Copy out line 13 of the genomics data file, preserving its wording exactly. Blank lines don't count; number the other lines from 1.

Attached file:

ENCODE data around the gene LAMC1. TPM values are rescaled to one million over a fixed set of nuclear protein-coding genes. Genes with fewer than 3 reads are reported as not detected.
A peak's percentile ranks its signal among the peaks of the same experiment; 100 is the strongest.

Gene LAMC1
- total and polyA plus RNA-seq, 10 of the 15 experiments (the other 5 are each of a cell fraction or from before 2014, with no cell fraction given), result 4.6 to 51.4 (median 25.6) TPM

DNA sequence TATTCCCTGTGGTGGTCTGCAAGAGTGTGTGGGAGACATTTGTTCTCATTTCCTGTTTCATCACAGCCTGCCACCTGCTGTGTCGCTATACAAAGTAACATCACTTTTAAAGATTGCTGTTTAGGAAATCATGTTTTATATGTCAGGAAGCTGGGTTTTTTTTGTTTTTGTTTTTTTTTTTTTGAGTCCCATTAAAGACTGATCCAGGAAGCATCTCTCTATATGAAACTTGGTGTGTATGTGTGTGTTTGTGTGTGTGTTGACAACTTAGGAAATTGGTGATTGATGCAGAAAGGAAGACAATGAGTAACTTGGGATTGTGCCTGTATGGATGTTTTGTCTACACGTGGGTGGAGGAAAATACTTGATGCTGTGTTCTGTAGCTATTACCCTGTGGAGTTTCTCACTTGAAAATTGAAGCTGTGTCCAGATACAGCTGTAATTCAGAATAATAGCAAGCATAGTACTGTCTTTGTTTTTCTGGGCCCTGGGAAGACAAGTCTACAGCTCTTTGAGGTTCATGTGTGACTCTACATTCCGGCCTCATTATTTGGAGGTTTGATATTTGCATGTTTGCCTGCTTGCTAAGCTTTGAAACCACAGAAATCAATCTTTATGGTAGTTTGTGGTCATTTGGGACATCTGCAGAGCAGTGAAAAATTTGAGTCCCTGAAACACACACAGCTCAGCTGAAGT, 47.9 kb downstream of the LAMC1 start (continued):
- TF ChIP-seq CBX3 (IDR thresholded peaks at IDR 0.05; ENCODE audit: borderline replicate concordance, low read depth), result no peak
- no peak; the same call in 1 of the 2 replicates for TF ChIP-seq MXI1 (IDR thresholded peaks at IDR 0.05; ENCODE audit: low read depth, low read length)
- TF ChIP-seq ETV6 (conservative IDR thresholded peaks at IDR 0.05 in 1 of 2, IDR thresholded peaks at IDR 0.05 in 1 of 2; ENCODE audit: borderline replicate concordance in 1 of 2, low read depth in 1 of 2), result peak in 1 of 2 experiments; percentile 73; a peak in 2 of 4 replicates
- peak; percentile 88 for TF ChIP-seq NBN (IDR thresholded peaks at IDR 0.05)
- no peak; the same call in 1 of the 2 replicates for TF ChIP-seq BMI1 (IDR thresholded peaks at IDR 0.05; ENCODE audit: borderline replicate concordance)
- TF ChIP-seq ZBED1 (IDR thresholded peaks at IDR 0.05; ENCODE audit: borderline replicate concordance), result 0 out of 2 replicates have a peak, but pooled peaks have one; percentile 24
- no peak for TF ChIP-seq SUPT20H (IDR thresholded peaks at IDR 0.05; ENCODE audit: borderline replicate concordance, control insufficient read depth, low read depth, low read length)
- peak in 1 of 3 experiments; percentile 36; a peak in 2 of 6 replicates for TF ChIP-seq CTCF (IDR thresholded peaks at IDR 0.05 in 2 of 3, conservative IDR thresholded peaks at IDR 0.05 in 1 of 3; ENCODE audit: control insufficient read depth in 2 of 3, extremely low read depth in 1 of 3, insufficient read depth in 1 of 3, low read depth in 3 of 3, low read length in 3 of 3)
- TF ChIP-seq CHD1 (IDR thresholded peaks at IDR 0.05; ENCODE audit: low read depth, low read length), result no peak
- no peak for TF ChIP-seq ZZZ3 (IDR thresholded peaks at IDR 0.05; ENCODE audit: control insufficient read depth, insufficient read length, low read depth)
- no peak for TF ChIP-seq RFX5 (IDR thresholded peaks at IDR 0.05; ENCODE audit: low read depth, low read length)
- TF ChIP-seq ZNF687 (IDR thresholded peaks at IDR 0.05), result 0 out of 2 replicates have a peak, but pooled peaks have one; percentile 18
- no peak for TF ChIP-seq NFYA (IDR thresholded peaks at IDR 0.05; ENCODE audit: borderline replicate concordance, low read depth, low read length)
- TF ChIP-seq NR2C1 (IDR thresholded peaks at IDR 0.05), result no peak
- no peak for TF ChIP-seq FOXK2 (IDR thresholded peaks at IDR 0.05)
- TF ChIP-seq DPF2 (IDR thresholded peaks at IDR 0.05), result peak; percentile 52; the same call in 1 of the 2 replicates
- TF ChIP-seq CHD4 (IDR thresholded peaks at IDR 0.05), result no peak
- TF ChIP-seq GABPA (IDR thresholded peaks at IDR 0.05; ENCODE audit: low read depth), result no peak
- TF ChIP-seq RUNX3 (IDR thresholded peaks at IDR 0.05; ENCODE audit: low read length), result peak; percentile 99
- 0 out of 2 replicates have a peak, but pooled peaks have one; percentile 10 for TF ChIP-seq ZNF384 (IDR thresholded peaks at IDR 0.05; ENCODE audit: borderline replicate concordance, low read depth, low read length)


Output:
- peak in 1 of 3 experiments; percentile 36; a peak in 2 of 6 replicates for TF ChIP-seq CTCF (IDR thresholded peaks at IDR 0.05 in 2 of 3, conservative IDR thresholded peaks at IDR 0.05 in 1 of 3; ENCODE audit: control insufficient read depth in 2 of 3, extremely low read depth in 1 of 3, insufficient read depth in 1 of 3, low read depth in 3 of 3, low read length in 3 of 3)